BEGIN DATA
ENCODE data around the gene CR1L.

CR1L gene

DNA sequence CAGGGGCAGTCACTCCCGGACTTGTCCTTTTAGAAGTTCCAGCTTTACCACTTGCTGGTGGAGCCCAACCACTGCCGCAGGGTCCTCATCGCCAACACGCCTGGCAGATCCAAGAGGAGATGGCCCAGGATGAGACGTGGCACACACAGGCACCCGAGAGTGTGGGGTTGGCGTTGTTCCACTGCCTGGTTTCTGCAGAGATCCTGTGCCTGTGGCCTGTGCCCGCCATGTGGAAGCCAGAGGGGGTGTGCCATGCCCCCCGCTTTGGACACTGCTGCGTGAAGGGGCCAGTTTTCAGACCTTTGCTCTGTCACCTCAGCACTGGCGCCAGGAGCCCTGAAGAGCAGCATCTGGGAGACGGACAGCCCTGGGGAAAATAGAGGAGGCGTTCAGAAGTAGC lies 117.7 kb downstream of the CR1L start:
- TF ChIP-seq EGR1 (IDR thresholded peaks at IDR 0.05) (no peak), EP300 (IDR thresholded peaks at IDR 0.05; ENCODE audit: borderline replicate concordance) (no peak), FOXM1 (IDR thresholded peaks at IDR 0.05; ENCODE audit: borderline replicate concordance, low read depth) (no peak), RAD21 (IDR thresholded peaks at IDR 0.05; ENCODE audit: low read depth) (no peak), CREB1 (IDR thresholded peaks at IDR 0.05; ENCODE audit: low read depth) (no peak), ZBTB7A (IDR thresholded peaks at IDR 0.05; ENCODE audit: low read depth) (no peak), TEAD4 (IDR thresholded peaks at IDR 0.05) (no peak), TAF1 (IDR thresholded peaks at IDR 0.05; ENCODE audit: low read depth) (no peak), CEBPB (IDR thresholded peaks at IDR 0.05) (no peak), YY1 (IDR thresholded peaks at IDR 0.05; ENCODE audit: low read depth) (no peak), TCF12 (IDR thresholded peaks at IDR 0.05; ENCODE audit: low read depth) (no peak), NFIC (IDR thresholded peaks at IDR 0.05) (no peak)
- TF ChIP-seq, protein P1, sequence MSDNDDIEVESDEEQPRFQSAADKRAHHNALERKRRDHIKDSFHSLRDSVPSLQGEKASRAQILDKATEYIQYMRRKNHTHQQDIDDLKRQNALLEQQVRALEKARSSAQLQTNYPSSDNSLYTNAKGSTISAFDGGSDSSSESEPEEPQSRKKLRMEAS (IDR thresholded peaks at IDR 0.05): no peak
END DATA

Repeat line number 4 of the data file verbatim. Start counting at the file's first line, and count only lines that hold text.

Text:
- TF ChIP-seq EGR1 (IDR thresholded peaks at IDR 0.05) (no peak), EP300 (IDR thresholded peaks at IDR 0.05; ENCODE audit: borderline replicate concordance) (no peak), FOXM1 (IDR thresholded peaks at IDR 0.05; ENCODE audit: borderline replicate concordance, low read depth) (no peak), RAD21 (IDR thresholded peaks at IDR 0.05; ENCODE audit: low read depth) (no peak), CREB1 (IDR thresholded peaks at IDR 0.05; ENCODE audit: low read depth) (no peak), ZBTB7A (IDR thresholded peaks at IDR 0.05; ENCODE audit: low read depth) (no peak), TEAD4 (IDR thresholded peaks at IDR 0.05) (no peak), TAF1 (IDR thresholded peaks at IDR 0.05; ENCODE audit: low read depth) (no peak), CEBPB (IDR thresholded peaks at IDR 0.05) (no peak), YY1 (IDR thresholded peaks at IDR 0.05; ENCODE audit: low read depth) (no peak), TCF12 (IDR thresholded peaks at IDR 0.05; ENCODE audit: low read depth) (no peak), NFIC (IDR thresholded peaks at IDR 0.05) (no peak)